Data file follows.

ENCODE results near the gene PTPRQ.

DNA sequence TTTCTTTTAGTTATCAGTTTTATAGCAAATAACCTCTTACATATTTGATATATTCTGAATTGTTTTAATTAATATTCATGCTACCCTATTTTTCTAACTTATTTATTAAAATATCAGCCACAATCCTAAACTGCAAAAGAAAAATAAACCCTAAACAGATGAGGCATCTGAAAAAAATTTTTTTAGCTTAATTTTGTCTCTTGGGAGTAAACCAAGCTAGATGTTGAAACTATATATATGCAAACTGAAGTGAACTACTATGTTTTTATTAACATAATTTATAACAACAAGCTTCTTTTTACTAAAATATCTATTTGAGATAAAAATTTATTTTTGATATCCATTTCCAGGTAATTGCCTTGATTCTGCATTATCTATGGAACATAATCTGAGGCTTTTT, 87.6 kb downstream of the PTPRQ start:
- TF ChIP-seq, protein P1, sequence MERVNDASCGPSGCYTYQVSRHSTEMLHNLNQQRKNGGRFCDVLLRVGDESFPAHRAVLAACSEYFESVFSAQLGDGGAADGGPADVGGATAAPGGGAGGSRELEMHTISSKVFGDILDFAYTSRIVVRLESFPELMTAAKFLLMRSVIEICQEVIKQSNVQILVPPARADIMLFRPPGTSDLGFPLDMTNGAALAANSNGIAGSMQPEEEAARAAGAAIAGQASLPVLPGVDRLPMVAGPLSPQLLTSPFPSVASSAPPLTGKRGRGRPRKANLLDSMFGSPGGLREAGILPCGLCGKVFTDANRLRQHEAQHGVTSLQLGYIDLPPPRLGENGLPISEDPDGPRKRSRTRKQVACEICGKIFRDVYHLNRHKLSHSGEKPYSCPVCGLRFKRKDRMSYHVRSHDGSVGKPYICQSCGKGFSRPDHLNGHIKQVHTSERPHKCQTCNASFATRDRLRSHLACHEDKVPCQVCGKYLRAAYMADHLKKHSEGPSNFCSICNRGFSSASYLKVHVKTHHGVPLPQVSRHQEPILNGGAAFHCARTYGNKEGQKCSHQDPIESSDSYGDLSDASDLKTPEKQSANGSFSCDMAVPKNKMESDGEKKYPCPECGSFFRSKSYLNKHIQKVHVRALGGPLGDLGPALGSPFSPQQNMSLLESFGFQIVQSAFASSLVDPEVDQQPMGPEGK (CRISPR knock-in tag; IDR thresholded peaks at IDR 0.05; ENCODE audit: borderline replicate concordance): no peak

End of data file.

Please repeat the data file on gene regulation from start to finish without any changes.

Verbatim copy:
ENCODE results near the gene PTPRQ.

DNA sequence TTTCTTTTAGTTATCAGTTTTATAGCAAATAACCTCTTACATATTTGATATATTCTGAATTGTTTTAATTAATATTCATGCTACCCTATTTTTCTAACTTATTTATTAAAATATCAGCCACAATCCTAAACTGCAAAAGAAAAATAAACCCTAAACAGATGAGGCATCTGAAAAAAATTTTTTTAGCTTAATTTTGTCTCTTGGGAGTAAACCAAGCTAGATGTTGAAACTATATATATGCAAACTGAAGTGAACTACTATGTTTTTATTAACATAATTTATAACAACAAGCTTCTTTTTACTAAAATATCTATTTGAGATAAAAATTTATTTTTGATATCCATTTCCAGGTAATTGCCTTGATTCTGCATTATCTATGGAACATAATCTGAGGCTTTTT, 87.6 kb downstream of the PTPRQ start:
- TF ChIP-seq, protein P1, sequence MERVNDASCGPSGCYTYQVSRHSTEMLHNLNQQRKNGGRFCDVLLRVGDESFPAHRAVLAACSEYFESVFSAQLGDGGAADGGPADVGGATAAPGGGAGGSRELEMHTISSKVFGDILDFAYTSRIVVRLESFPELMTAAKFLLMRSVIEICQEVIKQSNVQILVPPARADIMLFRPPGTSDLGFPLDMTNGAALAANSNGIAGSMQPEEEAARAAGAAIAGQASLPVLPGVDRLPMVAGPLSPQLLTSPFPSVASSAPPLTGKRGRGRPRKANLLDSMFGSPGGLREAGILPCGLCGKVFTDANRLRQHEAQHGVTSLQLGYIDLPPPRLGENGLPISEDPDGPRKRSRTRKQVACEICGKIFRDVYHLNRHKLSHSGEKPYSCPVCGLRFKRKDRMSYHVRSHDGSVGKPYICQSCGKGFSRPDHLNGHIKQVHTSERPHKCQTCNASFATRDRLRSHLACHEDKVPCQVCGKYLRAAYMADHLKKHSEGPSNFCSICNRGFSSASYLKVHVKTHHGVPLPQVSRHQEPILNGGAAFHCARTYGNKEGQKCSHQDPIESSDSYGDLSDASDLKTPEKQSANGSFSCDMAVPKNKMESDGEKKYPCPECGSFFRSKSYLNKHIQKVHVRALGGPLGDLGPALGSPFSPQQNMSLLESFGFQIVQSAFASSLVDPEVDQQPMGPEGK (CRISPR knock-in tag; IDR thresholded peaks at IDR 0.05; ENCODE audit: borderline replicate concordance): no peak